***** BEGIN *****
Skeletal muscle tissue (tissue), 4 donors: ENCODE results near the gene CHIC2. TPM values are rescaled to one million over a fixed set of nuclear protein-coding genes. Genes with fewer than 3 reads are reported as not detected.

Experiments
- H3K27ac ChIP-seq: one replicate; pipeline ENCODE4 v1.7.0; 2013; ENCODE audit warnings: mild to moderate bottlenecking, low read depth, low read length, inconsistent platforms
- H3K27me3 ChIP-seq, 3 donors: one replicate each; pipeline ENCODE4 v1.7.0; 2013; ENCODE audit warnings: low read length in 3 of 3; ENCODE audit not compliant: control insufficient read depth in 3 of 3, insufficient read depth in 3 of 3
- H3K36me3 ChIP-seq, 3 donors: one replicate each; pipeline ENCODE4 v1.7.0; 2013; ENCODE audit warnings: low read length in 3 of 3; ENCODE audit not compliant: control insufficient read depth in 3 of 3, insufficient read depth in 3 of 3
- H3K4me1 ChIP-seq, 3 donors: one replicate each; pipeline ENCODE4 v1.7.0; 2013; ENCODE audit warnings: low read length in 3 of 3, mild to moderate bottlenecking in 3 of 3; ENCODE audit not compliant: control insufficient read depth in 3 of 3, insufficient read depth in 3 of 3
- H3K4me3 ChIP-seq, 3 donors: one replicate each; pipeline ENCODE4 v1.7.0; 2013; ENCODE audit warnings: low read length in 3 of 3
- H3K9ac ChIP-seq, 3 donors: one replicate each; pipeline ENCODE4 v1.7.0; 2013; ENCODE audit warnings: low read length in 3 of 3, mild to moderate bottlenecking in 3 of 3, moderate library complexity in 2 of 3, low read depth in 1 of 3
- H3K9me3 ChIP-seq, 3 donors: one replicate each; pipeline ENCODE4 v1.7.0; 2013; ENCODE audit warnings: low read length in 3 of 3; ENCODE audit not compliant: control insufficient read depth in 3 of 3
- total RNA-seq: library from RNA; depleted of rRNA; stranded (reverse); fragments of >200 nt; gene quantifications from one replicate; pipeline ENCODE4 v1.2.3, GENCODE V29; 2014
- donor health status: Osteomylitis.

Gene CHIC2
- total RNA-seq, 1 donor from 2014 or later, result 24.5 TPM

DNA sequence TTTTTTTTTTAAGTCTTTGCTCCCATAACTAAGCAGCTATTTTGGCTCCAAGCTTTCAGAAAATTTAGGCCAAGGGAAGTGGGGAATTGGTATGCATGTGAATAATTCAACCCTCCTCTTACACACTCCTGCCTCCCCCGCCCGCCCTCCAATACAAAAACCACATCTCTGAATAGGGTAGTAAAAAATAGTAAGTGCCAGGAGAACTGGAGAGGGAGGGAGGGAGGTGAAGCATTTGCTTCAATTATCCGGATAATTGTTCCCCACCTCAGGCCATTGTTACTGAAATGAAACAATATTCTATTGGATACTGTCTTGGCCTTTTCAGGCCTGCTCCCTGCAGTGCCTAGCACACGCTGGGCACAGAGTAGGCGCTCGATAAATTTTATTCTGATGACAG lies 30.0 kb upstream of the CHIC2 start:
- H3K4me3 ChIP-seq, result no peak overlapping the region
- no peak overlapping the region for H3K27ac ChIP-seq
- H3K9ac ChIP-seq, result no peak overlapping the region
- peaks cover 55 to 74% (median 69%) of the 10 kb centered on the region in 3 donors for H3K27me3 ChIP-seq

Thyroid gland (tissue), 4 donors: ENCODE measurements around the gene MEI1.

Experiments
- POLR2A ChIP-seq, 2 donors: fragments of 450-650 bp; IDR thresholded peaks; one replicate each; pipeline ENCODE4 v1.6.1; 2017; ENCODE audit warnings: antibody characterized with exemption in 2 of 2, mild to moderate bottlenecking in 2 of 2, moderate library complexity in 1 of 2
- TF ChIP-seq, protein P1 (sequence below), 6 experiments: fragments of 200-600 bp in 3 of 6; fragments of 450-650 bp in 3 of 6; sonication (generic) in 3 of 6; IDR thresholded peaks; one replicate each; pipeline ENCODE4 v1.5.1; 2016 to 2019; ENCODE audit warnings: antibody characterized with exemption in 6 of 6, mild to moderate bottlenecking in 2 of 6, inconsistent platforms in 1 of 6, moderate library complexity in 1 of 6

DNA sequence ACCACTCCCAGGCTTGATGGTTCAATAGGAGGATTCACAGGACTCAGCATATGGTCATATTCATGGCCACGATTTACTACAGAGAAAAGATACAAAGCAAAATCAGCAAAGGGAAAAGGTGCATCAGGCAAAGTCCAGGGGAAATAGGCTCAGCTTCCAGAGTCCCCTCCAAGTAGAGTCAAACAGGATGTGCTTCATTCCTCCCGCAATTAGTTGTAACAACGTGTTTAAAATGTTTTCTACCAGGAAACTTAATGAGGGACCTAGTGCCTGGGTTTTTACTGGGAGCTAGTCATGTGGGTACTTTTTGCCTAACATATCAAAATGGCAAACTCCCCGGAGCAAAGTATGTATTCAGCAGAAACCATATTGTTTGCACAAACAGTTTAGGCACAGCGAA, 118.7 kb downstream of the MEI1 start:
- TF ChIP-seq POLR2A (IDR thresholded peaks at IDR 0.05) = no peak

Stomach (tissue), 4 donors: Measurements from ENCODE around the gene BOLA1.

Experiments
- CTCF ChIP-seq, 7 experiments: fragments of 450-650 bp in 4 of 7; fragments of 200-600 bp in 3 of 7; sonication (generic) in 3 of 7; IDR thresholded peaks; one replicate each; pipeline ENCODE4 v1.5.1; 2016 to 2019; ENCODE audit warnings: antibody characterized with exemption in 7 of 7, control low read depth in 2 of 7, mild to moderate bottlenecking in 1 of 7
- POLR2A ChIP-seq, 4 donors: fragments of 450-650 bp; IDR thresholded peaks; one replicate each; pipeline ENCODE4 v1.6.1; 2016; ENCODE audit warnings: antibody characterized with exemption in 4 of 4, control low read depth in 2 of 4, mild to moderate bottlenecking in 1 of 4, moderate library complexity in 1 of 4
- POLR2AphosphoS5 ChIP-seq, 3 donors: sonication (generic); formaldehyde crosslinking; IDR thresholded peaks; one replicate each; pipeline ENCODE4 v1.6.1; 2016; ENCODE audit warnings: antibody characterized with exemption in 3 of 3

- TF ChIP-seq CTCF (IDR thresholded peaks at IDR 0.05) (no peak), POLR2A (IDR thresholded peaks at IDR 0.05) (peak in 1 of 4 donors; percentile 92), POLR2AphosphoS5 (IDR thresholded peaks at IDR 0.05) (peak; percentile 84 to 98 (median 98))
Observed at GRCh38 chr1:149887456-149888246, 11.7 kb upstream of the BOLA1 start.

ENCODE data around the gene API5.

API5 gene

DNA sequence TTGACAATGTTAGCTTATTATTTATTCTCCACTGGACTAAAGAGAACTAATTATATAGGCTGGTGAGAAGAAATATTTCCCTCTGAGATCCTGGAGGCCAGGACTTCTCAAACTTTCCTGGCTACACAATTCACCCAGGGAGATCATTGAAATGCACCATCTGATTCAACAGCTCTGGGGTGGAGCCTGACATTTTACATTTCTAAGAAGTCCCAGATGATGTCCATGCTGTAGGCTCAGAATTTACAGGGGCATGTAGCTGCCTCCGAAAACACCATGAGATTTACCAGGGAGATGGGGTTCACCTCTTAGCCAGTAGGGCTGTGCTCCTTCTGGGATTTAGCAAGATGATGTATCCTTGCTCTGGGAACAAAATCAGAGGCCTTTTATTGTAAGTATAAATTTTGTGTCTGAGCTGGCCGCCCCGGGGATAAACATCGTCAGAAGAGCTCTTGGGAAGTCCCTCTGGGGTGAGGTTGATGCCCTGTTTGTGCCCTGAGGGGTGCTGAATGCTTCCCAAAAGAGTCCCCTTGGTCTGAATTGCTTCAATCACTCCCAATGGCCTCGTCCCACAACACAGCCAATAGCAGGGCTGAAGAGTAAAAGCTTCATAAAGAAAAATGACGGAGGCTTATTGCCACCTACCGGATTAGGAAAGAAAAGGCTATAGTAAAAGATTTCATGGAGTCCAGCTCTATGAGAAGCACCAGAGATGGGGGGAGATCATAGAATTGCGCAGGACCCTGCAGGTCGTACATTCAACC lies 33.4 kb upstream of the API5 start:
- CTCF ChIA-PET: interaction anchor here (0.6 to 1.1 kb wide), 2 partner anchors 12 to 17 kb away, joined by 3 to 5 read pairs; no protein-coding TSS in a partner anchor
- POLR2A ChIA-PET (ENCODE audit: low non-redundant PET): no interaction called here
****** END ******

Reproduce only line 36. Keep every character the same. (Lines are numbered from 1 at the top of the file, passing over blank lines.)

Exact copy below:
- POLR2A ChIA-PET (ENCODE audit: low non-redundant PET): no interaction called here